After the departure of longtime vocalist Josey Scott, Saliva's Wayne Swinny (guitar), Dave Novotny (bass) and Paul Crosby (drums) weren't sure if they'd be able to find a suitable replacement.
Thankfully, after a month of deliberating, the search for a new frontman led them to singer Bobby Amaru, whose arrival kicked off a new chapter for the band, one that Swinny equates with hitting the lottery.
Saliva fans will get their first taste of Amaru's vocals on the band's eighth studio album, In It To Win It, which will be released September 3 via Rum Bum Records. Produced by Bobby Huff (Halestorm, Drowning Pool, Papa Roach), the album not only forges the band into new territory, but also stays true to the classic Saliva sound.
I spoke with Swinny about In It To Win It, his gear and the best advice he's ever been given as a guitarist.
GUITAR WORLD: How did you connect with Bobby Amaru?
We put the word out that we were looking, and it was Jeff Rials, one of our old lighting techs, who recommended him. Bobby brings a new energy and a different kind of vibe to the band. He's been working in the studio for about 10 years producing bands in the Jacksonville, Florida, area and is also a great writer. He's better than you would ever know just by listening to the record. He's got a lot of experience and is also a great guy.
How would you describe the sound of In It To Win It?
It rocks a lot more than the last few Saliva records and also is a little more real and raw. There were a few songs we already had completed before we went in, but we wrote a majority of the record together in Nashville before we even started tracking. It was a new experience for us [having the band all together in the studio], and everyone had input on music and lyrics.
What was it like working with Bobby Huff as producer?
It was amazing. We needed someone who would not only let us be who we are, but also be able to get the best out of us. Bobby was the perfect choice.
Let's discuss a few tracks off the album, starting with the title track, "In It To Win It."
We've always been associated with sports but never really had a song that spoke to that. So we started out with the title and wrote the lyrics around it. The music just all came out.
"Redneck Freak Show."
It kind of pokes fun at ourselves and the rock scene. Also, if you look at what's on TV now, there are dozens of reality shows (Duck Dynasty, Swamp People, Hatfields & McCoys). I'm not sure how "real" they all are, but it's crazy. Everywhere you turn on the dial, it seems there's a redneck freak show on. The song's a little autobiographical, but it's also about things that are buzzing right now.
That was a song Bobby [Amaru] had pretty much completed and brought in. As soon as we heard the demo, we knew it was a great song. It really showcases Bobby's chops as a writer.
When did you start playing guitar?
I started when I was in junior high. My best friend and I were just your typical middle school kids with nothing to do. We eventually got tired of just riding our bikes around and going fishing on the weekends. He called me up one day and said, "Hey man, let's go get some guitars!" So we went out and got guitars and immediately it was a like a whole new chapter of my life started right then and there. I started out learning the basics: Kiss, AC/DC, Ted Nugent and Led Zeppelin.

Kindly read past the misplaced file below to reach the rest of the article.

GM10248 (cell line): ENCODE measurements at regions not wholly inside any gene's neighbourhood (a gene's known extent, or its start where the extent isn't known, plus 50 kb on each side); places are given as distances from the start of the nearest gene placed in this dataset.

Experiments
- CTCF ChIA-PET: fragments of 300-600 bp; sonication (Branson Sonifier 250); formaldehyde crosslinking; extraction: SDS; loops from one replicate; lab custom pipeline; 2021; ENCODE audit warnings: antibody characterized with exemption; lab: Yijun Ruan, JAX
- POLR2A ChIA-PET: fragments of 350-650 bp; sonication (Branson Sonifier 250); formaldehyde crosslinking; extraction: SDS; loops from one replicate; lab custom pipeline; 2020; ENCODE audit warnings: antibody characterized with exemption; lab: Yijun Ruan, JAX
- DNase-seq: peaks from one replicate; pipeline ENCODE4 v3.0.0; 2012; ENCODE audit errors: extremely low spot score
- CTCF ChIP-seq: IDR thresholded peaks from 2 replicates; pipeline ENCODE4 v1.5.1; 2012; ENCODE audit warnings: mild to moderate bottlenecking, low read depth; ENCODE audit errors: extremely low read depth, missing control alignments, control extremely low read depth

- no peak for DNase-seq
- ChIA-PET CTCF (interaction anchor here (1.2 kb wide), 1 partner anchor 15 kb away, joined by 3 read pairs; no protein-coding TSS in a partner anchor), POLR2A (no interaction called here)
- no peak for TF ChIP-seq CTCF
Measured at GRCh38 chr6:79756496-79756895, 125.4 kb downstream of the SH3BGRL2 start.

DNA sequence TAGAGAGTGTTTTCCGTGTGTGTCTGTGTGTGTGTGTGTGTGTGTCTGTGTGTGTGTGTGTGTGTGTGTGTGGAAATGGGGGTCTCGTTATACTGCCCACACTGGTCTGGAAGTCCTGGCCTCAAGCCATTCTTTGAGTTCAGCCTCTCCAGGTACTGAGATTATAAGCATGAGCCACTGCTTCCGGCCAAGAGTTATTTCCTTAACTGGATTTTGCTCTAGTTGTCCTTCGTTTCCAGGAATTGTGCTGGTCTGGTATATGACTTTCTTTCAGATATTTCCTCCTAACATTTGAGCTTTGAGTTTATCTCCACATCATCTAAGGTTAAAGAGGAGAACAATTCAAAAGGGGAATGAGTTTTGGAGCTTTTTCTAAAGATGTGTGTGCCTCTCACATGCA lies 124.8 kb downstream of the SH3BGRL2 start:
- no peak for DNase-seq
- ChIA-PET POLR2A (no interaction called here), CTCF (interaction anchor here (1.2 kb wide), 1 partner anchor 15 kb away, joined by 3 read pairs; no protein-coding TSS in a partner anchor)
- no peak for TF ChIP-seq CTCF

Randy Rhoads became a huge milestone for me, as were many of the shredders after him. In high school, I didn't have much a social life to speak of, so I basically just locked the door to the bedroom, cranked the stereo to 10 and would just play and learn songs. I picked a lot up by ear and it really helped propel me forward.
Did you ever take guitar lessons?
Once I had learned the basic barre chords, I took about six week’s worth of lessons. My teacher started teaching me some songs and after a while told me he couldn't teach me anything else and that I should just go home and do my own thing. It was actually the best advice I was ever given. He saw that I was doing OK and sent me out on my own. I appreciate that because I got to develop who I am as a player instead of trying to be who someone else was.
What's your gear of choice?
Right now, it's a pretty basic setup. I'm using DBZ guitars running through Diamond amps [a Hammersmith and a Heretic], along with a few basic stomp boxes.
What can fans expect from the new Saliva music?
There are a few surprises on the album, but we kept it true to the Saliva sound. Credit to Bobby [Amaru] on that. He studied our catalog and figured out who we are and what he needed to do. He brought his own flavor in but didn't try to change things too much. We're all really excited about it. There's not a single track that I don't really dig. To me, it's the best record we've ever done.
James Wood is a writer, musician and self-proclaimed metalhead who maintains his own website, GoJimmyGo.net. His articles and interviews are written on a variety of topics with passion and humor. You can follow him on Twitter @JimEWood.